A woman’s challenge: Finding a unique voice

Light. © Charles Thibo

A welcoming sound. A welcoming house. Back home where I belong to. The cello’s warm voice invites me in while the strings evoke the tense moments of the past. Does this piece mirror Marie Jaëll’s state of mind while she wrote her Cello Concerto in F major? In 1882, the year she wrote this piece, her husband had died. Does the composer try to find consolation in music? She did. She often sat in the wooden shed her father had built for her when she was young, absorbed by her music, and anyone knocking on the door would have to expect the reply: “Marie is not here, she’s in the realm of music.” An exceptional woman living an exceptional life.

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Brilliant tears and a certain idea of beauty

Translucent. © Charles Thibo

Have you ever met what the Germans call a “Schöngeist”? The French equivalent is “un bel esprit” – I found no English term, but I had to think of Oscar Wilde. A person attracted by arts, preferring their superficial beauty over their deeper philosophical meaning, be it a poem, a song, a painting, a statue. Someone who cultivates his sense for aesthetics and surrounds himself with  beautiful things. I imagine Franz Liszt being such a “Schöngeist”. He had an extremely developed sensitivity, a passion for superficial beauty and a distinctive penchant for gallant and glamorous people. His music mirrors this character trait.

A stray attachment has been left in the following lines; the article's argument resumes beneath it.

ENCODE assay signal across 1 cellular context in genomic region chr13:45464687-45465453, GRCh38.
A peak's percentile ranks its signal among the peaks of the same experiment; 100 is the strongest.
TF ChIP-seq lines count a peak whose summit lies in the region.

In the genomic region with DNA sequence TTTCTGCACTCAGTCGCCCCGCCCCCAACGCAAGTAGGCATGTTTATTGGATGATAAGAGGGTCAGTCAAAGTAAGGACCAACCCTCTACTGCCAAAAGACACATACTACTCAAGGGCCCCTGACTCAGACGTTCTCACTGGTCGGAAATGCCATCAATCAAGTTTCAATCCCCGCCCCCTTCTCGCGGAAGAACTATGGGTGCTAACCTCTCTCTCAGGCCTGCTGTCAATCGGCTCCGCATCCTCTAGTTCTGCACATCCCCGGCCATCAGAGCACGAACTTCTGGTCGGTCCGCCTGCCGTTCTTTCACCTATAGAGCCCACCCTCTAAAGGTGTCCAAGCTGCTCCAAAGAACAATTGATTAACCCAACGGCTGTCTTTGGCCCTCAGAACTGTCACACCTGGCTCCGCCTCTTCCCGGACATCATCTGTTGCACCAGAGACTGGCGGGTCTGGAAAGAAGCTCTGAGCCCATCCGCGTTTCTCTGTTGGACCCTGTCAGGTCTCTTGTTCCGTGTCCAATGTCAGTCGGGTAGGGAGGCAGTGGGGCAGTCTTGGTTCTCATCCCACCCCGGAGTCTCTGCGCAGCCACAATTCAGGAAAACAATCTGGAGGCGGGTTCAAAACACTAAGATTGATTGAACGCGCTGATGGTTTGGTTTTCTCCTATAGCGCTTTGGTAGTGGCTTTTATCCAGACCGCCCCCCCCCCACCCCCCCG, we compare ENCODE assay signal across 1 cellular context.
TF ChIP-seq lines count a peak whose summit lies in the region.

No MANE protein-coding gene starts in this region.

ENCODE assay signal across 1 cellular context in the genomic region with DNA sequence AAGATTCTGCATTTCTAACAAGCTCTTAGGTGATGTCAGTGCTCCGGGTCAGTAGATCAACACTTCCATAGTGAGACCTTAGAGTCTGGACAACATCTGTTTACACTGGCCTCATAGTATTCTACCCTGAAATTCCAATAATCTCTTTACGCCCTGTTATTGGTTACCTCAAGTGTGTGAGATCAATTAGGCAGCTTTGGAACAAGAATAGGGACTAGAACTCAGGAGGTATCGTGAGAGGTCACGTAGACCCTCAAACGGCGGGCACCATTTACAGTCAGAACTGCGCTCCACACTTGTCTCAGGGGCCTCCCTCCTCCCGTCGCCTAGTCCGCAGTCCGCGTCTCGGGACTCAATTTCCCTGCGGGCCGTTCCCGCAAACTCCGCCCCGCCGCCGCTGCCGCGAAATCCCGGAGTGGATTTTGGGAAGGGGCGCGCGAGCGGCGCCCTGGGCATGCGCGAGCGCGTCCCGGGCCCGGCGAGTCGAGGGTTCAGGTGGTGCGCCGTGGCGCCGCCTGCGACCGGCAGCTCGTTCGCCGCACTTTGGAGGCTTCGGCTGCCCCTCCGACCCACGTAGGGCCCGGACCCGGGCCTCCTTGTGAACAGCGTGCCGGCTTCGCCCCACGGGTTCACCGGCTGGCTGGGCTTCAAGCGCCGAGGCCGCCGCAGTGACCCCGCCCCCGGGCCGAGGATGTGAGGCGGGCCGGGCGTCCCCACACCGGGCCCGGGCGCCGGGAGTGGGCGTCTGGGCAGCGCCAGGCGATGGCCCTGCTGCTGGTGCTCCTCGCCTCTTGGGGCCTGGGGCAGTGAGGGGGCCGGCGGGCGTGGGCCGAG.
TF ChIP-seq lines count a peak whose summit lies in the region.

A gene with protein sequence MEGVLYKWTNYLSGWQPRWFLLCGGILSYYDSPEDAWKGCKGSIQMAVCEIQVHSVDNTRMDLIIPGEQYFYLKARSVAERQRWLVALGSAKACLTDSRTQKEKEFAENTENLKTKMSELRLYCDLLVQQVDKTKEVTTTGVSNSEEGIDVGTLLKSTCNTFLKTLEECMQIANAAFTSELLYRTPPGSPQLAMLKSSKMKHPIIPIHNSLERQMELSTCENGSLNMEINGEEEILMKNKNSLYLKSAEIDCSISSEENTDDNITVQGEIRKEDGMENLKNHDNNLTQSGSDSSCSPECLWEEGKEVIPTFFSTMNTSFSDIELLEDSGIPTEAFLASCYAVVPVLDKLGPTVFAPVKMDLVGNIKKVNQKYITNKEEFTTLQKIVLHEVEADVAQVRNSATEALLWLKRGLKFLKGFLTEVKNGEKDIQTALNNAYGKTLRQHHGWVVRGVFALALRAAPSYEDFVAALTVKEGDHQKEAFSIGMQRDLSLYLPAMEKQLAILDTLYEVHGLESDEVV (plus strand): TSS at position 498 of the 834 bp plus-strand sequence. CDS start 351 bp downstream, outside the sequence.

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Doing it her way – with a little help from her friends

Omen? © Charles Thibo

A dark premonition must have been haunting the composer went she sketched this Lento. Or was it the legacy of her teacher, the influence of the late German Romantic masters? Franz Liszt is not very far indeed, for Marie Jaëll stayed with him in Weimar for quite a number of years, and Richard Wagner, well, Richard Wagner was omnipresent at the time. In 1871 Jaëll wrote her Sonata for piano in C major, dedicated to Liszt.

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